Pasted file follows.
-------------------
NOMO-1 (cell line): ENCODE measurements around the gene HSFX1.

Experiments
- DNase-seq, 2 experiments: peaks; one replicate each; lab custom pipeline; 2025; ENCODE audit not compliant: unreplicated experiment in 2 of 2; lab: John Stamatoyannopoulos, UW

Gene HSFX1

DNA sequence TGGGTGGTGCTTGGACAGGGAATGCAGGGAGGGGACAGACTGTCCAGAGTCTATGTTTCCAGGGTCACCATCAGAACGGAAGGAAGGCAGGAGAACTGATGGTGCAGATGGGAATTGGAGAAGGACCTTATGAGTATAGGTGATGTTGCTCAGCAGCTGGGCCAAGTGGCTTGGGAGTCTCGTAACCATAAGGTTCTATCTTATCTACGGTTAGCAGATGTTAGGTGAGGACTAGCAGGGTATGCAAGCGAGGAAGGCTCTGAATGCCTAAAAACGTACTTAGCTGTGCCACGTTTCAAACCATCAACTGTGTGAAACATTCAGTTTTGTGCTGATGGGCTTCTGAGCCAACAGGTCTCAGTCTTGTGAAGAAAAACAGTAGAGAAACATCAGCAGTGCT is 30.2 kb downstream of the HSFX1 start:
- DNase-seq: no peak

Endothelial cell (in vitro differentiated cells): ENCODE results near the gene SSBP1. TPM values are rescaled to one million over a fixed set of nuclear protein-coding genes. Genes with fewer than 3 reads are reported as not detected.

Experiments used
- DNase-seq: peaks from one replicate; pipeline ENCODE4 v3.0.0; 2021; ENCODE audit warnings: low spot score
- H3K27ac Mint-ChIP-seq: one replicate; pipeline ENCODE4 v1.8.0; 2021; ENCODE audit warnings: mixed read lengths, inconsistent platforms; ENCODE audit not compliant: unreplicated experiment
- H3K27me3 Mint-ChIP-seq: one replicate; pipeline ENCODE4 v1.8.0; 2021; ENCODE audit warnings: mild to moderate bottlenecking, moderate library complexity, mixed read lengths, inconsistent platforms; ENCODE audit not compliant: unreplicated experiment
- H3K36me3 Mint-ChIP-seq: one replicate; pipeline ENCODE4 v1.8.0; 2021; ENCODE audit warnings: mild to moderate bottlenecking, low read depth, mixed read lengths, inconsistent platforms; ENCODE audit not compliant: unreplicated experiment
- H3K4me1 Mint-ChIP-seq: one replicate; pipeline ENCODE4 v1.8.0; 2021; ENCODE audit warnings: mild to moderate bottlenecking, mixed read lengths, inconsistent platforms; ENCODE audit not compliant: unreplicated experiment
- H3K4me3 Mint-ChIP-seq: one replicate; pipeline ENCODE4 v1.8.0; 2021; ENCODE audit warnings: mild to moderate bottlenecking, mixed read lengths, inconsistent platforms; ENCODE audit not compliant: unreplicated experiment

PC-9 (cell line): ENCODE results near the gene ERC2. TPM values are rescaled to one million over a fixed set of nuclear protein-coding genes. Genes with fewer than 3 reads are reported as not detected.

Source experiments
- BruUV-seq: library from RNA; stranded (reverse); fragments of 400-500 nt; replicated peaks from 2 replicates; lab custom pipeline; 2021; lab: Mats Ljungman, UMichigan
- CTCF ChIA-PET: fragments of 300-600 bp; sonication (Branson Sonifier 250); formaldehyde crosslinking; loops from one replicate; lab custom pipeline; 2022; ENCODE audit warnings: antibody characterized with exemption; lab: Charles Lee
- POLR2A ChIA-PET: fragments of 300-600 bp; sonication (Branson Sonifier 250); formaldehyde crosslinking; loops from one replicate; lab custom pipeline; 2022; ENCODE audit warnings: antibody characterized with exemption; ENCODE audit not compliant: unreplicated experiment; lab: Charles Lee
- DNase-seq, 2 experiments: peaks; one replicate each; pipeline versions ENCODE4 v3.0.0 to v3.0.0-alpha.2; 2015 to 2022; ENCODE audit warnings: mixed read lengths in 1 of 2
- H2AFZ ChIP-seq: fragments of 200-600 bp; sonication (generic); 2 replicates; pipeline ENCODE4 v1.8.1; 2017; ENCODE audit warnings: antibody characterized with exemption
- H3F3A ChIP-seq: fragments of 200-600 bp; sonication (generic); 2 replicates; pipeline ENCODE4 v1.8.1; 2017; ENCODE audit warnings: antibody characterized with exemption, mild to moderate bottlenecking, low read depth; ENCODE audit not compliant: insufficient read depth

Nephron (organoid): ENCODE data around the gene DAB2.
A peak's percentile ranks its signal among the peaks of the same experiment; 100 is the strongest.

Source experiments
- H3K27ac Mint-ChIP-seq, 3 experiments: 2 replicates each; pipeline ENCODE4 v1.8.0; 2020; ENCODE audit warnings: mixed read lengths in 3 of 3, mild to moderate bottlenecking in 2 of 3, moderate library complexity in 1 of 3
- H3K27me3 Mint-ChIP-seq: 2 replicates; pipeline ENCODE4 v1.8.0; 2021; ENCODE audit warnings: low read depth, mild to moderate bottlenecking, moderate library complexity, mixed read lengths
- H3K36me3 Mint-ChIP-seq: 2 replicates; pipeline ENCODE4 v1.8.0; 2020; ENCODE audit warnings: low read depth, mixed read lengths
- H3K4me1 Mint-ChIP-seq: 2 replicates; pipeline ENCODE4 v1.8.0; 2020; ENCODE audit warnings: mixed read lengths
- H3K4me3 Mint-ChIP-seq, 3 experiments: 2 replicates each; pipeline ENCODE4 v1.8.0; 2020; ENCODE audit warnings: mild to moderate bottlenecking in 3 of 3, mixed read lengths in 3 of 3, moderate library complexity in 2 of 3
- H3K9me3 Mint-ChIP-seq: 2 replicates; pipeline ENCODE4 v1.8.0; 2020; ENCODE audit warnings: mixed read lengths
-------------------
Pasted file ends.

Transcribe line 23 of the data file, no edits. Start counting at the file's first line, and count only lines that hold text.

Nephron (organoid): ENCODE data around the gene DAB2.